Deportation of German Jews from Breslau 1941-1944 as Described in Eyewitness Testimonies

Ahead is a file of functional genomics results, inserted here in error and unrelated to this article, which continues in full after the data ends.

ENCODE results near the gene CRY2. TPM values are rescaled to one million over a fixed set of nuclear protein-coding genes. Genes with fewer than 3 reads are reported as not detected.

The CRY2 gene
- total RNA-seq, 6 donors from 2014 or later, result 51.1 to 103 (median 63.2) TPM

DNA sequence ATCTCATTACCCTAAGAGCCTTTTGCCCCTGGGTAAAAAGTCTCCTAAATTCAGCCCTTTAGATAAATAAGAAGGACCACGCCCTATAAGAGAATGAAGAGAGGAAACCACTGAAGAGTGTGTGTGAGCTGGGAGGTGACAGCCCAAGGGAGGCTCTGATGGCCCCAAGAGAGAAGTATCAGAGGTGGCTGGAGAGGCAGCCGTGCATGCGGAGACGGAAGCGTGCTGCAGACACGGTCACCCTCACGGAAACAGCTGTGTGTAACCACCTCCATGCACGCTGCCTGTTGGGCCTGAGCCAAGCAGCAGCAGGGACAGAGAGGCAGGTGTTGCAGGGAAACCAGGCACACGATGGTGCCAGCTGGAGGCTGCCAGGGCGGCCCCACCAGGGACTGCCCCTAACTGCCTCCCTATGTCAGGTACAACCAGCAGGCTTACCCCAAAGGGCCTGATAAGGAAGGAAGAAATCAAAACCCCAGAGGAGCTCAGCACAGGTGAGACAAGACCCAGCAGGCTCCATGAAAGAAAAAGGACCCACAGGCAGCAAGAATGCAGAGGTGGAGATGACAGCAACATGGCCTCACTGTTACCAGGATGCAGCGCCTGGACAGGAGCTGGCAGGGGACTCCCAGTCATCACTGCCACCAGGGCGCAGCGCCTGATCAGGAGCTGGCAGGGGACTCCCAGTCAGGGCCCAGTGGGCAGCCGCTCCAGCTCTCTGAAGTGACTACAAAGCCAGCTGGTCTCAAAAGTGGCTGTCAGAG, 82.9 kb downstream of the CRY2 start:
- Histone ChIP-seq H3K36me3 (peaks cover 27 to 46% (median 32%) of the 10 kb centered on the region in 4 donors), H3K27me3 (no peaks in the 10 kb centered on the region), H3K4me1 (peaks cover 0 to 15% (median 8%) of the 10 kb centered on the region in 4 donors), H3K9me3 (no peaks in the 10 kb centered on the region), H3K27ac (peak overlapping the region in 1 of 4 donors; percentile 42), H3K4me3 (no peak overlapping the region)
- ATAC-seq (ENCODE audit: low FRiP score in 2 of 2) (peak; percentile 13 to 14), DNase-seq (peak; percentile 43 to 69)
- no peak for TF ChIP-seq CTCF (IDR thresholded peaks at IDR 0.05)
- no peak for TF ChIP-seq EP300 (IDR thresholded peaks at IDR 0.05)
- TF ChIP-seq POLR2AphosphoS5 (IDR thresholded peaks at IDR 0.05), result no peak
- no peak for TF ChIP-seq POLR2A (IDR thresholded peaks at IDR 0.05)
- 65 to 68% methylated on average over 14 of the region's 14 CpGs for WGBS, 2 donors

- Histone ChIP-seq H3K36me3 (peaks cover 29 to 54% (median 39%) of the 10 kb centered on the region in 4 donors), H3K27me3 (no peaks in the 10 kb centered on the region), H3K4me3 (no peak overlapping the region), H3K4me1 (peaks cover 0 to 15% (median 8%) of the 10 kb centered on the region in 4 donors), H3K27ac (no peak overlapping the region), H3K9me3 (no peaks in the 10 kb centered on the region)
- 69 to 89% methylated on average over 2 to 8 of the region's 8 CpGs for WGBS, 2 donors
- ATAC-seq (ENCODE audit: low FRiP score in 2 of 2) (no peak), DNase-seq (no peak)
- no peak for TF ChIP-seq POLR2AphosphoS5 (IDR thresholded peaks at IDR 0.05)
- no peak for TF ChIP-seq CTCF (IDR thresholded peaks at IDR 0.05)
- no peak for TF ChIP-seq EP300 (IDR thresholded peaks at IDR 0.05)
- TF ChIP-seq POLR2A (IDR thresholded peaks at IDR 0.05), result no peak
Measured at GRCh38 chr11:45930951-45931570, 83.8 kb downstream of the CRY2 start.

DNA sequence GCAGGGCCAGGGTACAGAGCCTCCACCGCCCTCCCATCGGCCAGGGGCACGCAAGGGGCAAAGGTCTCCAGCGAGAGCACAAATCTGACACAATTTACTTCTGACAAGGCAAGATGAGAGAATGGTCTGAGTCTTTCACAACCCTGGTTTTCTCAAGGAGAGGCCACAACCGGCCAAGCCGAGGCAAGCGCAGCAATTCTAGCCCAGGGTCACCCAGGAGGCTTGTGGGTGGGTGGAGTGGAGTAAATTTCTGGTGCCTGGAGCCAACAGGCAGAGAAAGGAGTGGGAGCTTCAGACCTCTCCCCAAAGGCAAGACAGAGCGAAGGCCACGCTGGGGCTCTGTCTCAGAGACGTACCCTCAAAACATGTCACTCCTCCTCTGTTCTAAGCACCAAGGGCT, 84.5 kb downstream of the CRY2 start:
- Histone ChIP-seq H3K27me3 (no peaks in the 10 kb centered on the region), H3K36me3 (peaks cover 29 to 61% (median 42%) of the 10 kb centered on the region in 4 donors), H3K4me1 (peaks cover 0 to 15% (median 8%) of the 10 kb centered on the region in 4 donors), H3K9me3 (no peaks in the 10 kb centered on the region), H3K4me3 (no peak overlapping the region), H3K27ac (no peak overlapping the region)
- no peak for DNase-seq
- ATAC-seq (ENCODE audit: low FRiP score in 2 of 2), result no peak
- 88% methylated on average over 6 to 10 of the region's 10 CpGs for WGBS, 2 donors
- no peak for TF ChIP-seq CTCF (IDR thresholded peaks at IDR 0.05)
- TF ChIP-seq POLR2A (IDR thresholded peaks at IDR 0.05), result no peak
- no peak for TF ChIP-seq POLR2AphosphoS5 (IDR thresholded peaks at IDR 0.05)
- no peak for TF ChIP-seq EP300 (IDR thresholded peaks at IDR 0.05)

The Jewish population in Germany numbered around 525,000 in 1933. By September 1939, it had dwindled to 185,000. Until October 1941 Jews could still emigrate voluntarily. In 1939 a total of 12,880 Jews lived in Breslau; some were of mixed origin or married to non-Jewish partners. In April 1941 the eviction of Jews from their homes commenced. At first, they were transported to nearby camps. However, between 1941 and 1943 the mass deportation of Breslau Jews to Theresienstadt and Auschwitz took place. It is claimed that thirty-eight of those deported survived. In 1966 the first of three trials related to war crimes committed in Breslau took place. The Gestapo and Nazi officials on trial included Hans-Joachim Gerke, Hermann Fey, and Walter Hampel, who were in charge of the deportations. Despite survivor eyewitness accounts of the events, the prosecution failed to procure convictions. It transpires from the testimonies that early in 1942 the Jews still thought that the transports were destined for labor camps. Later in the year, they came to realize the devastating truth and many committed suicide. Some Jews, mainly of mixed marriages, survived in Breslau.